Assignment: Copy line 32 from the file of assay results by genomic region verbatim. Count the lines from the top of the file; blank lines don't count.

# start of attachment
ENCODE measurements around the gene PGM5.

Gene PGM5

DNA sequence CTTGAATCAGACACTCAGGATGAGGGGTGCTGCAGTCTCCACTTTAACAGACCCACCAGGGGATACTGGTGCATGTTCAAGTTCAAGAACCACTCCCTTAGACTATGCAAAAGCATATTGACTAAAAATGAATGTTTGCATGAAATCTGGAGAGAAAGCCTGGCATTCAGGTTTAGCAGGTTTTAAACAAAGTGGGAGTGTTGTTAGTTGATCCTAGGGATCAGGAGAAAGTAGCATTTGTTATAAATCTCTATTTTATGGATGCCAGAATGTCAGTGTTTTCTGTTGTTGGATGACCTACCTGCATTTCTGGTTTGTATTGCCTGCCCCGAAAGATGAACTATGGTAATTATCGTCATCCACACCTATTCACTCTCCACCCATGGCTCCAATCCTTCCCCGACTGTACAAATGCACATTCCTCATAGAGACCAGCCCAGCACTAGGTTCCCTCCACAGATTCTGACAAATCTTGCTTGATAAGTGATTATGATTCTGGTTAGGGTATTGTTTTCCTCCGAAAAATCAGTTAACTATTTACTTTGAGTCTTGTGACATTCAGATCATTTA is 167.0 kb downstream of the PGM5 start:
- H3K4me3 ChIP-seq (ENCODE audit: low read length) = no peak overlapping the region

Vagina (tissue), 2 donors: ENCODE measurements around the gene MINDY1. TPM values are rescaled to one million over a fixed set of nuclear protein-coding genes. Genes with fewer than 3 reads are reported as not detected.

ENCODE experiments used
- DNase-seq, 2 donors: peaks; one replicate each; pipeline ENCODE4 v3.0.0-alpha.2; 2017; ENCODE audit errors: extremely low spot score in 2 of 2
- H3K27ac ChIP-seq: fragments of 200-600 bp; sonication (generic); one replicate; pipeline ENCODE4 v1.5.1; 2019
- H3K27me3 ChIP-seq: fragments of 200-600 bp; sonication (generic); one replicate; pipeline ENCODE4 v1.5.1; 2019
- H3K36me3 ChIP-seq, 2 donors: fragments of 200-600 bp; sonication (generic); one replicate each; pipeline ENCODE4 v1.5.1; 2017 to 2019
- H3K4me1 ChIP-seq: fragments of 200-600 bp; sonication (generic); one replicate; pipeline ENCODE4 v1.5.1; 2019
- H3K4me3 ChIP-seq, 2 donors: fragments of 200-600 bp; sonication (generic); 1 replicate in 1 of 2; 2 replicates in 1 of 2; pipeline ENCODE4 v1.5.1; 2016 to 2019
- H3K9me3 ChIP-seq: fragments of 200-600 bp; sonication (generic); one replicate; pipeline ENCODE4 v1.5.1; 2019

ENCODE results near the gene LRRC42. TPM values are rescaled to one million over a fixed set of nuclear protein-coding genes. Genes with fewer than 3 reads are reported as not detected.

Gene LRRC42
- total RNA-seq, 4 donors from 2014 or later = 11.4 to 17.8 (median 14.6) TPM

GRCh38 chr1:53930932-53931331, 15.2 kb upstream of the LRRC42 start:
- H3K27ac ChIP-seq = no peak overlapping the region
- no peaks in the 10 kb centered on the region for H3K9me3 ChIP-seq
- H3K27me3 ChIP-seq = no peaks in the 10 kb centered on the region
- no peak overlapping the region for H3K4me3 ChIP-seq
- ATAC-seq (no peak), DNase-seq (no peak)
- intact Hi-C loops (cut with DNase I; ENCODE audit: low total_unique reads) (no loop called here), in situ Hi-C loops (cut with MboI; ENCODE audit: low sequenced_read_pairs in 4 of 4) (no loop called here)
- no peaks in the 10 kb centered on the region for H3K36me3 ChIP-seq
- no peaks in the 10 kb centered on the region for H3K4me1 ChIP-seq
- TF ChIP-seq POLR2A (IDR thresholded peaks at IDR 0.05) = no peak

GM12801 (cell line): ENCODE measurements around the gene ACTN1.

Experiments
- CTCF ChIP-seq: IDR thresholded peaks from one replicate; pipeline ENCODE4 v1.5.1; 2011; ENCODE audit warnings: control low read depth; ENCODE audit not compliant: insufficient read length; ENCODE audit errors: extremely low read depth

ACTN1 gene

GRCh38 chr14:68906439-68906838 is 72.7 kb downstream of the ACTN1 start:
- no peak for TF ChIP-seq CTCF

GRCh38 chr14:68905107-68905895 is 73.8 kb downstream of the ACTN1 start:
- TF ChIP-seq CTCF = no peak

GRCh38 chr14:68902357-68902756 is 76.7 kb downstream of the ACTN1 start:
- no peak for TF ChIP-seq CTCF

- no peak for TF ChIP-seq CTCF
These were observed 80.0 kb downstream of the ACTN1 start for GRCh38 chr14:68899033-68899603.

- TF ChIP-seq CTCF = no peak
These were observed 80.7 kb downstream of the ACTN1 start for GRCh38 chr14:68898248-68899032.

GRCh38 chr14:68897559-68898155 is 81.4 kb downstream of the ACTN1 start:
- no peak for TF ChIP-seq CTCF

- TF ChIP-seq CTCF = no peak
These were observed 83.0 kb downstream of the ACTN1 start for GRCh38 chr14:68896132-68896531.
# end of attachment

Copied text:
- no peak for TF ChIP-seq CTCF